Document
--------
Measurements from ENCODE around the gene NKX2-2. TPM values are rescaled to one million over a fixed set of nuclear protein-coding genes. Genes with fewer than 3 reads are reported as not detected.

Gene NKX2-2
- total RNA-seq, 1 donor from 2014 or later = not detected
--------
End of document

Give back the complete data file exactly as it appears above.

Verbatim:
Measurements from ENCODE around the gene NKX2-2. TPM values are rescaled to one million over a fixed set of nuclear protein-coding genes. Genes with fewer than 3 reads are reported as not detected.

Gene NKX2-2
- total RNA-seq, 1 donor from 2014 or later = not detected